He has 60-grade speed, according to MLB Pipeline, and he’s put that on display throughout his minor league career. In 2022, he swiped 32 bags in 43 attempts. He’s been even better this year, stealing 37 bases and only being caught 10 times.
Led by Nico Hoerner’s 38 steals, five Cubs have stolen 10 bases this season, all having set new career highs. And the Cubs in general have been much more aggressive on the base paths. Possibly aided by rule changes MLB enacted for this season, their total of 123 steals in 2023 is already their most since finishing with that many in 1991. They shouldn’t be any less willing to push the envelope on the bases, and adding Crow-Armstrong to that mix will benefit that aspect of their game strategy.
4. He may not be an everyday player right away
While it’s not a perfect comparison, Crow-Armstrong’s promotion brings to mind Hoerner’s quick rise to the majors. Almost exactly four years ago, the Cubs’ shortstop depth was devastated by injuries. With that team still battling for a playoff spot, they called up Hoerner, who was drafted in the first round just 15 months prior, to take the position.
Even Cubs president of baseball operations Jed Hoyer noted Hoerner’s story when asked a few weeks ago about his willingness to be aggressive with minor league call-ups down the stretch.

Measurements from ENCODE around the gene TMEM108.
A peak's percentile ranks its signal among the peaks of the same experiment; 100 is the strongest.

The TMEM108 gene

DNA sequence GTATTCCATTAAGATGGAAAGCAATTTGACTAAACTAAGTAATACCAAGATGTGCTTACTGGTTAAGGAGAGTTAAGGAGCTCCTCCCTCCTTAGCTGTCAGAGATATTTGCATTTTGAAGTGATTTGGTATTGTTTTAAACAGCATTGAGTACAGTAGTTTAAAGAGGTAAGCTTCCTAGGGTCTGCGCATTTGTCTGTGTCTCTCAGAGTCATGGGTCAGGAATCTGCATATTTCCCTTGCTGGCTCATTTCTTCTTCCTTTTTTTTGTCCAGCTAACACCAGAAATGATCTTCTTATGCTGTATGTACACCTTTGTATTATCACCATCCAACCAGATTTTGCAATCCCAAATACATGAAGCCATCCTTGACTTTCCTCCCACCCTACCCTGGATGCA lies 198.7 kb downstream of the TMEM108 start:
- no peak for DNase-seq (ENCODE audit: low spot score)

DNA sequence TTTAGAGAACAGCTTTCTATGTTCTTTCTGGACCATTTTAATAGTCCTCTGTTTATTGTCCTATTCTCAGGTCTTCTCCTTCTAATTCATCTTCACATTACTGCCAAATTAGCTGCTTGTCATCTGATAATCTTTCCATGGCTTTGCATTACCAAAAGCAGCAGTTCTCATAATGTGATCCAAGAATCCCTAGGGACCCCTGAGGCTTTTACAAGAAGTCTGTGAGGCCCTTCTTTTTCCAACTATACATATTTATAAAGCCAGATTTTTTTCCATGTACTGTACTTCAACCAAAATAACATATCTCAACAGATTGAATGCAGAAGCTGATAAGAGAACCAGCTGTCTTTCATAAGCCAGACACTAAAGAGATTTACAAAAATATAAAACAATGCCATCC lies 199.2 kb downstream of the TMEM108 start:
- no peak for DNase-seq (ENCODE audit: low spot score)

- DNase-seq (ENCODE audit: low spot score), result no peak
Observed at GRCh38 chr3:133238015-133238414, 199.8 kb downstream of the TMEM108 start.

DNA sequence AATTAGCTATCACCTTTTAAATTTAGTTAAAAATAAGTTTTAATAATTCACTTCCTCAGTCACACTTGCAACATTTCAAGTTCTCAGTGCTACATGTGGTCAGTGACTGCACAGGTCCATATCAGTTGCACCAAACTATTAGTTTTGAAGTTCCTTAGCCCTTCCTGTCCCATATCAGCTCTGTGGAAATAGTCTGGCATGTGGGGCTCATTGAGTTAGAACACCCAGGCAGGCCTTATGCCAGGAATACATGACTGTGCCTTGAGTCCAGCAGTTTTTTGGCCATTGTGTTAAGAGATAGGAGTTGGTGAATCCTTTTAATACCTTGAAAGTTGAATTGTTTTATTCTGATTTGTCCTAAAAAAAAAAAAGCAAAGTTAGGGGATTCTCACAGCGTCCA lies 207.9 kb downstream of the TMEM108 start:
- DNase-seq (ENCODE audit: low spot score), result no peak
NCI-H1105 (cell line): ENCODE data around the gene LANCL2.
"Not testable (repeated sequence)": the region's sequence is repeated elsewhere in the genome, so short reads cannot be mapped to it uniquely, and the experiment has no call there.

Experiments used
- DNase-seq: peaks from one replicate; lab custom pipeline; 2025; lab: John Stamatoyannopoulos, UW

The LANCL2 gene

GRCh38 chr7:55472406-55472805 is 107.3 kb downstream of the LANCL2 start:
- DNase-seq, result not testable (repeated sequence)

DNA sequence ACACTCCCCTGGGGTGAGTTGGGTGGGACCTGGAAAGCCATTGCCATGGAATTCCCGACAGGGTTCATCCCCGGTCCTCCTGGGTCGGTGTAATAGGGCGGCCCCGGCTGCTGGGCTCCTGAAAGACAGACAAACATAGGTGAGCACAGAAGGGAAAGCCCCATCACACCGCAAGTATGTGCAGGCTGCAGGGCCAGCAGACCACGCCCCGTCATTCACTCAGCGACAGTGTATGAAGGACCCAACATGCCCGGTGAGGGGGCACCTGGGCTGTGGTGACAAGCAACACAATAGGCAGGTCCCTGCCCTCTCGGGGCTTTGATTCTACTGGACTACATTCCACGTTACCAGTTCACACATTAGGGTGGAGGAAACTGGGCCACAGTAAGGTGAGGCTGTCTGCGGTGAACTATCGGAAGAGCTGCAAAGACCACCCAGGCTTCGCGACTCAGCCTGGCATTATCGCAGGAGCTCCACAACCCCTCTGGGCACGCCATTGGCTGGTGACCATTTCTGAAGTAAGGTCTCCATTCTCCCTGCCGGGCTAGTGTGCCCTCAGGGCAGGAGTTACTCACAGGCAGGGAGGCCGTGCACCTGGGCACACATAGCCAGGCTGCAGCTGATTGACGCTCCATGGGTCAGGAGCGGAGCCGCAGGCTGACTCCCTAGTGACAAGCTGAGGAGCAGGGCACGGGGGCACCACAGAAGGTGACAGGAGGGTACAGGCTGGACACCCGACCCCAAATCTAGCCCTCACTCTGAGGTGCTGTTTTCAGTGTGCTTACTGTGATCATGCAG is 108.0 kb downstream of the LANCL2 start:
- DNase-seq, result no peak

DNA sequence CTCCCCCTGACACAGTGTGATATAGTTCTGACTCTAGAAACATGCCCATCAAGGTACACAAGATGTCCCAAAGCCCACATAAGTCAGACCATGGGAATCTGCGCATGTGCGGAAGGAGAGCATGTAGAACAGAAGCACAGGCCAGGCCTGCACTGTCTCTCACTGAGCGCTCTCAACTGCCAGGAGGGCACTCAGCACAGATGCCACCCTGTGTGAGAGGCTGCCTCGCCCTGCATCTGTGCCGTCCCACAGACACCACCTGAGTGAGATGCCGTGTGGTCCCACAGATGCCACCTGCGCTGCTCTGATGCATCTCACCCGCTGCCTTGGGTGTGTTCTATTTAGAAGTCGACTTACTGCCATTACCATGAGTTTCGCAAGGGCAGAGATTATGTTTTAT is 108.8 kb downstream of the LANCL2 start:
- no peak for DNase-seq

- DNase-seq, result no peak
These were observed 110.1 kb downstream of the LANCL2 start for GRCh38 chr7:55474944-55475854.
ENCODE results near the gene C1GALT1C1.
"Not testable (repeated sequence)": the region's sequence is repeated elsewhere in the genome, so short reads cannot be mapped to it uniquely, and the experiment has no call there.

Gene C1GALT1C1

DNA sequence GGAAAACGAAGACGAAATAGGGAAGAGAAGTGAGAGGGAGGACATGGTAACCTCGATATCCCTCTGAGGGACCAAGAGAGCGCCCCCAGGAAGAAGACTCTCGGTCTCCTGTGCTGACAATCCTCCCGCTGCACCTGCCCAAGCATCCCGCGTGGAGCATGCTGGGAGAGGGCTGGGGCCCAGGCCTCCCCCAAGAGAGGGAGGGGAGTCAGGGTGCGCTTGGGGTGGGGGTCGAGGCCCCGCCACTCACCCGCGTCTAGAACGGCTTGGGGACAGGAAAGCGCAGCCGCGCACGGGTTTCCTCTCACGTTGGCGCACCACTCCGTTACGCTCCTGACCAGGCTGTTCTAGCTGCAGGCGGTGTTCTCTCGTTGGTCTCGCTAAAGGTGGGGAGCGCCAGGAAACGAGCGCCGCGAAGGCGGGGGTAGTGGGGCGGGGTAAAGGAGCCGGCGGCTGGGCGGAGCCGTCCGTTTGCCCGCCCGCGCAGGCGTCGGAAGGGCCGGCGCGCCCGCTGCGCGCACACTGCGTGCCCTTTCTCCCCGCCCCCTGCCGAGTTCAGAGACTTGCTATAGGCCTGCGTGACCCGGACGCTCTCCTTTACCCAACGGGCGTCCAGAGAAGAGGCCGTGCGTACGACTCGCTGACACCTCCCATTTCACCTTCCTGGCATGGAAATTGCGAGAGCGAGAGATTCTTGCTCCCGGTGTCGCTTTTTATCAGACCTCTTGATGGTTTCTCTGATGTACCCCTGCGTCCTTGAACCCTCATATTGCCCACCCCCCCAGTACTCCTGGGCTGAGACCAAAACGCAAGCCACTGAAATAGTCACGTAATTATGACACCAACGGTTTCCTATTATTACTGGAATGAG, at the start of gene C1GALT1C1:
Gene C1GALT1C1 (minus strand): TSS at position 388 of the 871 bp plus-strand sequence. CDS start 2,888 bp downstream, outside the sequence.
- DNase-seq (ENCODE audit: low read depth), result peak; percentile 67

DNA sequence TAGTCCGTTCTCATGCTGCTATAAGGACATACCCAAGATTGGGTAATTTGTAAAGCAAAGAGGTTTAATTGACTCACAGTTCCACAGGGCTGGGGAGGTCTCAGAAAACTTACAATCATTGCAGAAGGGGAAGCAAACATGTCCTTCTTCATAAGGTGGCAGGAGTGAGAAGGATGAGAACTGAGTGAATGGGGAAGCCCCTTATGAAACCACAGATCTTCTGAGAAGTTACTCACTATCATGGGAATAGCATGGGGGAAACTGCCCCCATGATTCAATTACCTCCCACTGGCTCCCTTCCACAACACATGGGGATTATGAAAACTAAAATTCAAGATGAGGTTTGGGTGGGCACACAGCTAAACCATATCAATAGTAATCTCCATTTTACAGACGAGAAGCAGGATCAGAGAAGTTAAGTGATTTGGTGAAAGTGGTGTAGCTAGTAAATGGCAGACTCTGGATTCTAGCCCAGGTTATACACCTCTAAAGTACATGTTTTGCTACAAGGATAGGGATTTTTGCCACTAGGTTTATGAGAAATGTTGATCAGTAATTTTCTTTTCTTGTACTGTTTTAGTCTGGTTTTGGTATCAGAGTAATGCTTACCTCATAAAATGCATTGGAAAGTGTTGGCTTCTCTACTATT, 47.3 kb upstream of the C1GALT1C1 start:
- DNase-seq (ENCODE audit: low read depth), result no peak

“Look at 2019; we brought Nico off his couch to play shortstop,” Hoyer said on Aug. 16. “So I mean, I think we’ve been creative when we feel like it’s the right thing to do for the organization. We’re not in that position right now. But certainly, when you have a chance to go to the playoffs and you have a chance to win, you’re a lot more aggressive with those kinds of decisions.”
However, it’s not an exact comparison at the moment, because Crow-Armstrong may not start off with an everyday job. Cubs manager David Ross has maintained that “the guys that got us here” will continue to play. That means Cody Bellinger, Seiya Suzuki, Ian Happ and Mike Tauchman will continue to be in the outfield mix, and Crow-Armstrong likely will play a lesser role in that equation (unless something like an injury requires him to take on more responsibilities).
Still, with his defensive prowess and base running ability, Crow-Armstrong could very much carve out a role to end the season.
5. He was acquired in the Javy Báez trade
When the Cubs sold off most of their core at the 2021 trade deadline, Javier Báez (along with Trevor Williams) was shipped to Queens for a 19-year-old Mets prospect who played just six games after having season-ending surgery for a torn labrum in his right shoulder.
While Crow-Armstrong didn’t play much in the minors prior to the Cubs bringing him into the fold, he’s absolutely lived up to any expectations thrust upon him by being the return for a World Series champion. And while Báez has since left New York and struggled the past two seasons in Detroit (74 wRC+ across both years), Crow-Armstrong has quickly turned into quite possibly the face of the Cubs’ future.
It’s safe to say Hoyer is well on his way to being proven right in making that deal two years ago.
And here’s one more fun fact: if Crow-Armstrong makes his debut at Coors Field, it’ll be at the same place that Báez made his. Báez went 1-for-6 on Aug. 5, 2014, in Colorado, which included him hitting the game-winning home run in the 12th inning.